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Striegel: The worldview of the Class of 2016

A group of incoming freshmen students attend an

A group of incoming freshmen students attend an orientation meeting at Laffin Hall on the campus of Farmingdale State College. (Aug. 9, 2012) Credit: Daniel Brennan

Can you remember a time when Los Angeles had a professional football team, or when exposed bra straps were a wardrobe malfunction and not a fashion statement? If so, you were probably born before 1994.

Every August, Beloit College in Beloit, Wis., releases its “Mindset List.” It’s a snapshot of cultural references that helps explain how incoming college freshmen (the Class of 2016) see the world. For most of these young adults of about 18 years, Kurt Cobain, Selena, Jacqueline Kennedy Onassis and Richard Nixon were all dead before they turned 1. The 9/11 attacks occurred when they were about 7. 

Beloit lists 75 things that might help explain their world view. Here are just a few: 

-- They're more likely to picture people rolling their luggage through airports than carrying it.

-- They have always lived in cyberspace, addicted to a new generation of “electronic narcotics.”

-- Michael Jackson’s family, not the Kennedys, constitutes “American royalty.” 

-- If they miss The Daily Show, they can always get their news on YouTube.

-- Robert De Niro is thought of as Greg Focker’s long-suffering father-in-law, not as Vito Corleone or Jimmy Conway.

-- Bill Clinton is a senior statesman of whose presidency they have little knowledge.

-- For most of their lives, maintaining relations between the U.S. and the rest of the world has been a woman’s job in the State Department.

-- Having grown up with MP3s and iPods, they never listen to music on the car radio and really have no use for radio at all.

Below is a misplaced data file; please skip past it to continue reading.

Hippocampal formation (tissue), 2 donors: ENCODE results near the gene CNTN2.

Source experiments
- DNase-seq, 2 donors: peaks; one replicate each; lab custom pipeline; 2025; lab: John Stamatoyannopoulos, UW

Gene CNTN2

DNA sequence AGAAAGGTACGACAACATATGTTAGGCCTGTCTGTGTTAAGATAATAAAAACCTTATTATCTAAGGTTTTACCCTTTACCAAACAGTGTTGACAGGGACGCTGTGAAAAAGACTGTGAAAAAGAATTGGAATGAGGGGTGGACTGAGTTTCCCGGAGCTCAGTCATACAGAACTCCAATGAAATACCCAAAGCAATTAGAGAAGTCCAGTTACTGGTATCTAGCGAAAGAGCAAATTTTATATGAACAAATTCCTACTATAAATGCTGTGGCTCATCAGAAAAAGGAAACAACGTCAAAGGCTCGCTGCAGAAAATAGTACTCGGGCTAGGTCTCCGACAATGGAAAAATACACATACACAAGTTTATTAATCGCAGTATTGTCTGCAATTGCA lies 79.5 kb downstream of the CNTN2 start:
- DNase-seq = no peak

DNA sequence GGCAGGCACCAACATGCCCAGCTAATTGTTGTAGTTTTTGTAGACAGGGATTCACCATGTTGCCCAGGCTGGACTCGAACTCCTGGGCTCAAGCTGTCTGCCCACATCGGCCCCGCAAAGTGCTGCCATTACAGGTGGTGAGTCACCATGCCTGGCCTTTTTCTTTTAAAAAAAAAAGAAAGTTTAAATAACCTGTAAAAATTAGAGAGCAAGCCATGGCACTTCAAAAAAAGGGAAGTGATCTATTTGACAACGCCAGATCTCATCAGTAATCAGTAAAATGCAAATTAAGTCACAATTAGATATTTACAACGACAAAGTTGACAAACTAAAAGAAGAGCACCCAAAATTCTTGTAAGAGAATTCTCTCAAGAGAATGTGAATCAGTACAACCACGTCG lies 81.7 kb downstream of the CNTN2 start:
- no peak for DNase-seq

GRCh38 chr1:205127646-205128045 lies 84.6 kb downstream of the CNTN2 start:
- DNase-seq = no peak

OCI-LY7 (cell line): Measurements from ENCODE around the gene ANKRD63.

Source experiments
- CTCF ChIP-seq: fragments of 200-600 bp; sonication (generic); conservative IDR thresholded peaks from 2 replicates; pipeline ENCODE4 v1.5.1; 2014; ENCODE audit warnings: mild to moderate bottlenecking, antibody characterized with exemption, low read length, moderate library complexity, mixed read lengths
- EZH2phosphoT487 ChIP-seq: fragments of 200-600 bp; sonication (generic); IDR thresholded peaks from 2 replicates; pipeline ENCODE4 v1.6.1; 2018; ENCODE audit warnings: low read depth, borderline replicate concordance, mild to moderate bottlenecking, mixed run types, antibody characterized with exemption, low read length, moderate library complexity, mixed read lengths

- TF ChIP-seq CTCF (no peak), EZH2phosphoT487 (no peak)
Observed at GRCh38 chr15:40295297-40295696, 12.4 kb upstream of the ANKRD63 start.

-- Since they’ve been born, the United States has measured progress by a 2 percentage   point jump in unemployment and a 16-cent rise in the price of a first-class postage stamp.

-- Benjamin Braddock, having given up both a career in plastics and a relationship with Mrs. Robinson, could be their grandfather.

-- A significant percentage of them will enter college already displaying some hearing loss.

-- Women have always piloted war planes and space shuttles.

-- Outdated icons with images of floppy discs for “save,” a telephone for “phone,” and a snail-mail envelope for “mail” have oddly decorated their tablets and smartphone screens.

-- There have always been blue M&M's, but no tan ones.

-- While the iconic TV series for their older siblings was the sci-fi show “ Lost, ” for them it’s “ Breaking Bad, ” a gritty crime story motivated by desperate economic circumstances.

-- Before they buy an assigned textbook, they will check to see whether it’s available for rent or purchase as an e-book.

-- They have always been able to see Starz on DirecTV.

-- They know many established film stars by their voices on computer-animated blockbusters.

-- The Twilight zone involves vampires, not Rod Serling.

-- Despite being preferred urban gathering places, two-thirds of the independent bookstores in the United States have closed for good during their lifetimes.

-- Genomes of living things have always been sequenced.

If any of this makes you feel old, consider that this is being posted on the Internet, which was in its infancy as these freshmen were in theirs.

Pictured above: A group of incoming freshmen students attend an orientation meeting at Laffin Hall on the campus of Farmingdale State College.  (Aug. 9, 2012)